House split on votes over U.S. operations in Libya

WASHINGTON — The House of Representatives sent President Obama a strong bipartisan message Friday that it's frustrated and impatient with the U.S. military mission in Libya.

The House voted 123 to 295 to deny congressional consent for extending the three-month-old effort for another year, a clear rebuke to Obama.

In the Kansas delegation, all members voted to deny consent.

But the House would not take the extra step of denying funding for the mission. A bid led by Rep. Thomas Rooney, R-Fla., to cut off money for all but search and rescue, intelligence, aerial refueling and non-combat operations got bipartisan support, but lost on a 180 to 238 vote ; 144 Republicans and 36 Democrats supported the restrictions.

In the Kansas delegation, Kevin Yoder and Lynn Jenkins voted for the restrictions. Tim Huelskamp and Mike Pompeo voted against it.

The votes mean that U.S. involvement in the NATO-led effort to prevent Libyan leader Moammar Gadhafi from crushing his people can continue. But the emotional, half-day debate illustrated the discontent that many lawmakers and their constituents feel about the mission, similar to their reservations about the conflicts in Afghanistan and Iraq.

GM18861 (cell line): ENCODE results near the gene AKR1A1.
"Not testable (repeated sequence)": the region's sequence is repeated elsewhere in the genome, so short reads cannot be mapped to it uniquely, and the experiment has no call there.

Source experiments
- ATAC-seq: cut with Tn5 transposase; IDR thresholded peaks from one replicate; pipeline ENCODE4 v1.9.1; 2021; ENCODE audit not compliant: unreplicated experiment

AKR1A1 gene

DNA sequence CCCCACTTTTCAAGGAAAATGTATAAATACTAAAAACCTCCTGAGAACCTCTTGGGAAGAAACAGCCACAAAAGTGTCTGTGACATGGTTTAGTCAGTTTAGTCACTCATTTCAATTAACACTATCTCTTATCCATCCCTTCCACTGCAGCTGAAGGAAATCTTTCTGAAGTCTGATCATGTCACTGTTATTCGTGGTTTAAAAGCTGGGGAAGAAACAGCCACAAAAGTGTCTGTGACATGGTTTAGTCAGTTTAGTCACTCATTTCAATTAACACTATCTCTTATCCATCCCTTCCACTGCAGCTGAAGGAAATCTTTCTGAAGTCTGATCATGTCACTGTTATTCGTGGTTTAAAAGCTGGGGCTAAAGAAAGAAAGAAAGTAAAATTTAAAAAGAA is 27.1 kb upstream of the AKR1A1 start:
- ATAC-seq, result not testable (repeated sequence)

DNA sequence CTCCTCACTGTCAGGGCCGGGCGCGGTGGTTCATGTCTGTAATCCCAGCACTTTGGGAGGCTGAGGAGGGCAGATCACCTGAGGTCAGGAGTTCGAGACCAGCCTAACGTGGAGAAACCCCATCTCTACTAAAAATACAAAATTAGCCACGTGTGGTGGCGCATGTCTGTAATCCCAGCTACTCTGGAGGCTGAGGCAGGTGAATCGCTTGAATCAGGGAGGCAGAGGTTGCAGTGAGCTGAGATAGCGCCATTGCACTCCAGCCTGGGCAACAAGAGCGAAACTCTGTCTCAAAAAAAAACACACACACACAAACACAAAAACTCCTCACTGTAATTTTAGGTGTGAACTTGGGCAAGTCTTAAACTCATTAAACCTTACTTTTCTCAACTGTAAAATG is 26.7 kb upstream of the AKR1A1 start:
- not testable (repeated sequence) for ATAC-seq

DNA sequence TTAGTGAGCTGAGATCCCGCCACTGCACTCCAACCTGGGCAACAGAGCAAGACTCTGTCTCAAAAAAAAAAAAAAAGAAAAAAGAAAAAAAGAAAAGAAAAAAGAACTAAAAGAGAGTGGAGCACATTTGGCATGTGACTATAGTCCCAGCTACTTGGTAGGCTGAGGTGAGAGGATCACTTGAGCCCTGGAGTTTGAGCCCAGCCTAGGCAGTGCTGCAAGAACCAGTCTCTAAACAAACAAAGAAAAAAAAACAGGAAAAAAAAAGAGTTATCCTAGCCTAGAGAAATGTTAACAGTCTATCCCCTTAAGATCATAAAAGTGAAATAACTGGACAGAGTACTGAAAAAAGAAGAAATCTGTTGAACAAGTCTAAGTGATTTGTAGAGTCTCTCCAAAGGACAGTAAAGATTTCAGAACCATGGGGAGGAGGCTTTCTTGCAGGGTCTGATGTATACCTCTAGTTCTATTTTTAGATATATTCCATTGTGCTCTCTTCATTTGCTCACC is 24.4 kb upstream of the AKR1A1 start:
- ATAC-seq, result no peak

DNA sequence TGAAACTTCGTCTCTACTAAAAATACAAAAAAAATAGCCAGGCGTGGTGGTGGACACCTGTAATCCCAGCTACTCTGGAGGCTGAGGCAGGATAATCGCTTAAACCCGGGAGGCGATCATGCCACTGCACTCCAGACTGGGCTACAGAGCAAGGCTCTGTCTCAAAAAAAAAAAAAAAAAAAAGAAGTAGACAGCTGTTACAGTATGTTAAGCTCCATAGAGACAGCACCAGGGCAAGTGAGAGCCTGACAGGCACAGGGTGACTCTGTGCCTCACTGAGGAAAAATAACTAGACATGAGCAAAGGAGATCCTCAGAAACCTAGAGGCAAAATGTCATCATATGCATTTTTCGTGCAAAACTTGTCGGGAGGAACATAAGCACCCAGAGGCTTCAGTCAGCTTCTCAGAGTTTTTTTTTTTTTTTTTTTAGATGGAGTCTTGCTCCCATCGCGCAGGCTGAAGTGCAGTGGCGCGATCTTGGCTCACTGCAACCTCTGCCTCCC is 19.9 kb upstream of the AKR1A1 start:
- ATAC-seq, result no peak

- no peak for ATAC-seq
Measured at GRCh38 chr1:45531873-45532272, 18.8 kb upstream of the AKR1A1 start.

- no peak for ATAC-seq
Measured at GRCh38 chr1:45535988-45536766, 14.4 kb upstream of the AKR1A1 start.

White House Press Secretary Jay Carney voiced dismay.

"We are disappointed by that vote. We think now is not the time to send the kind of mixed message that it sends when we are working with our allies to achieve the goals that we believe that are widely shared in Congress, that — protecting civilians in Libya, enforcing a no-fly zone, enforcing an arms embargo and further putting pressure on Gadhafi. And the writing is on the wall for Colonel Gadhafi, and now is not the time to let up."

Democratic House leaders had pressed for the legislation to authorize the Libya mission for one more year, while barring most U.S. ground troops. In all, 70 Democrats and 225 Republicans voted against it. The Senate is expected to consider a similar measure early next month, and Democratic leaders there expect it to pass.